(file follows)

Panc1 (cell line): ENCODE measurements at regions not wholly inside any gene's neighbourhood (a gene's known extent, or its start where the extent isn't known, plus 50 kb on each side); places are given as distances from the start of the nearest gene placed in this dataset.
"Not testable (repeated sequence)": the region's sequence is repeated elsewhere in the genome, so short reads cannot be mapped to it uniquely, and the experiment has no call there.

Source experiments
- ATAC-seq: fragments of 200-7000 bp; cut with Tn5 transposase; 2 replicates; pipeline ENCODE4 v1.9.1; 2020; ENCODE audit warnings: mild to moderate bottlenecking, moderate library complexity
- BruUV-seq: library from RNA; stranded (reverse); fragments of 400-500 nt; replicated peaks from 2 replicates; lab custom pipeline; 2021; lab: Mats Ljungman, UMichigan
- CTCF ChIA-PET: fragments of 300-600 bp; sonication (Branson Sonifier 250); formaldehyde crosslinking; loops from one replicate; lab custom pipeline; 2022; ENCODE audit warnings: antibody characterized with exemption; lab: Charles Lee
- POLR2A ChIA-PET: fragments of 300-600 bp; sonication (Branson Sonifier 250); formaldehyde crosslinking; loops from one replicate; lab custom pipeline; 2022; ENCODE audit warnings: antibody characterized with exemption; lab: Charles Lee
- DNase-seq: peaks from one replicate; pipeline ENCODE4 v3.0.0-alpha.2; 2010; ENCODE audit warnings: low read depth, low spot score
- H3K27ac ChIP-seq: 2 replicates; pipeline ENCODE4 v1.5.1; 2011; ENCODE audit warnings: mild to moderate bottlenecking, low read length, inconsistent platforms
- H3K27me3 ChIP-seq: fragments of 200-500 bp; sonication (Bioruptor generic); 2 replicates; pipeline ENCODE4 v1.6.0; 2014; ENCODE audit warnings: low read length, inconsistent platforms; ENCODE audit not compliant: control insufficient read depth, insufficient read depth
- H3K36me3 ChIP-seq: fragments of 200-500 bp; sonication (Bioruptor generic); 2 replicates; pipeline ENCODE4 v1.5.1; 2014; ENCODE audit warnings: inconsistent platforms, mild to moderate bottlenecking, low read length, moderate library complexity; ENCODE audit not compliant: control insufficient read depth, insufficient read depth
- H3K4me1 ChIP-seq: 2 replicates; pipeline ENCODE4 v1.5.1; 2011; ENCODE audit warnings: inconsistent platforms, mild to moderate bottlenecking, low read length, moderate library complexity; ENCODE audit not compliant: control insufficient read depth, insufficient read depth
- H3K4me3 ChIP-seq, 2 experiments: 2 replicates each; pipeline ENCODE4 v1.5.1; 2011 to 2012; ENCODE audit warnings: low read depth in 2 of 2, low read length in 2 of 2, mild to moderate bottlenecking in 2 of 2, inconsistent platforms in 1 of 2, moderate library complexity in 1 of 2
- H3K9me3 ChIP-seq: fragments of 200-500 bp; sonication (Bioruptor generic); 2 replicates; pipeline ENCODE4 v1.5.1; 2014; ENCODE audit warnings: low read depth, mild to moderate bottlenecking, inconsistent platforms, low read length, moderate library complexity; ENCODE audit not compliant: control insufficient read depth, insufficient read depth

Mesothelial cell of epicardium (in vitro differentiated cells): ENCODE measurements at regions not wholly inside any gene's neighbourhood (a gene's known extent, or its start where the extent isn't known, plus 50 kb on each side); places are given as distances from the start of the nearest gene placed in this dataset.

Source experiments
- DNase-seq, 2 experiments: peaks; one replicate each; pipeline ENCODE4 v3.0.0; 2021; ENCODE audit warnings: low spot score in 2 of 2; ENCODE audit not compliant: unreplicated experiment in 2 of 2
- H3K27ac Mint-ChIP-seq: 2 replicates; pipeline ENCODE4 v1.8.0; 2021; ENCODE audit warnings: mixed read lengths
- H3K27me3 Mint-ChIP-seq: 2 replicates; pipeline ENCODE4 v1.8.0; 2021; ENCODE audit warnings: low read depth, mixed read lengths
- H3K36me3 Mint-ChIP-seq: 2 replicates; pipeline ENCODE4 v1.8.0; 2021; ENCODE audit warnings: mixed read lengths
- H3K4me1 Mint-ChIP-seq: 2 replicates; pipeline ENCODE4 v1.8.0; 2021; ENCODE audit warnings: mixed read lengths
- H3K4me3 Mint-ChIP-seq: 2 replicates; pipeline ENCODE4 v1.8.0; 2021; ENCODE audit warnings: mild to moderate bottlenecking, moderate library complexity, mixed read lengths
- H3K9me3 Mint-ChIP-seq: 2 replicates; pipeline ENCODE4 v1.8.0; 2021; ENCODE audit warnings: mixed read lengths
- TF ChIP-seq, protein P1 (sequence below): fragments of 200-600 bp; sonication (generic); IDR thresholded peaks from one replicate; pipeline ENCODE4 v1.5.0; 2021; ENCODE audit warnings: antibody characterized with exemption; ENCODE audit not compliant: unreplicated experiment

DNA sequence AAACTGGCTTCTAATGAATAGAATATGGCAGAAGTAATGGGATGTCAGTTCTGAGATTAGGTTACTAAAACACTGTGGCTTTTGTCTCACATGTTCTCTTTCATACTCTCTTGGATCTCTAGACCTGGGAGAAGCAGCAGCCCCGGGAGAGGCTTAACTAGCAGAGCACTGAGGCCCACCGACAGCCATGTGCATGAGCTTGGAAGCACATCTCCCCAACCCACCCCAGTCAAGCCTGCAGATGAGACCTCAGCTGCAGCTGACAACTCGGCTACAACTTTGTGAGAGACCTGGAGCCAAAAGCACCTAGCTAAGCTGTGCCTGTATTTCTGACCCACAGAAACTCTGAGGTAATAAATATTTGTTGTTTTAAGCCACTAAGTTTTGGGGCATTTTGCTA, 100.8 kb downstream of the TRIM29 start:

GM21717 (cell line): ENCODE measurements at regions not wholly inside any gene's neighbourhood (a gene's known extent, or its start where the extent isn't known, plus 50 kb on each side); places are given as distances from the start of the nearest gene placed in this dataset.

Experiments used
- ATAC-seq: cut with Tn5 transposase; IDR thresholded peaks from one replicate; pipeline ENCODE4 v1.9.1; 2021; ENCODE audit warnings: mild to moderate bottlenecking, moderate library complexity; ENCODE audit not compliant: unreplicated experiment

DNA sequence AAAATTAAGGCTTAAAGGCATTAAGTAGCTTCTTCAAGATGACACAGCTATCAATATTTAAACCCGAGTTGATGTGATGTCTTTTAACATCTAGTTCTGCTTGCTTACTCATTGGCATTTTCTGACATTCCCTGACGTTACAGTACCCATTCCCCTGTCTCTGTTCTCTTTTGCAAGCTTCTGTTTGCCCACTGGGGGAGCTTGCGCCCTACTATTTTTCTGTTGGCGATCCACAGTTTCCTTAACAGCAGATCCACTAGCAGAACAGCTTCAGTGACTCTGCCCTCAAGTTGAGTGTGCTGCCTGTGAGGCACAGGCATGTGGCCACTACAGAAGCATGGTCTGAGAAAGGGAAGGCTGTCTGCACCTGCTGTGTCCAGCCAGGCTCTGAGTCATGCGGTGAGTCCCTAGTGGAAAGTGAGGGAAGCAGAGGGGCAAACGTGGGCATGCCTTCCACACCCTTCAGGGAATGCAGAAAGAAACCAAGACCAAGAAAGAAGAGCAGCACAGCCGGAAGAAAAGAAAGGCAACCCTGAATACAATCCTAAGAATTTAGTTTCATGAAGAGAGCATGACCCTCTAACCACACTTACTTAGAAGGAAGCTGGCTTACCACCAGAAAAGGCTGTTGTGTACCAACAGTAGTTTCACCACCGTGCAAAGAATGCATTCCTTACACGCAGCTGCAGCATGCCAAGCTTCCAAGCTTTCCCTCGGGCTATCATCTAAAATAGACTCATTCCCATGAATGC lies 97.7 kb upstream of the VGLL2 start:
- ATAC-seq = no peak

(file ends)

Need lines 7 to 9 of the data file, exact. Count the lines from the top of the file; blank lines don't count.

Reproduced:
- POLR2A ChIA-PET: fragments of 300-600 bp; sonication (Branson Sonifier 250); formaldehyde crosslinking; loops from one replicate; lab custom pipeline; 2022; ENCODE audit warnings: antibody characterized with exemption; lab: Charles Lee
- DNase-seq: peaks from one replicate; pipeline ENCODE4 v3.0.0-alpha.2; 2010; ENCODE audit warnings: low read depth, low spot score
- H3K27ac ChIP-seq: 2 replicates; pipeline ENCODE4 v1.5.1; 2011; ENCODE audit warnings: mild to moderate bottlenecking, low read length, inconsistent platforms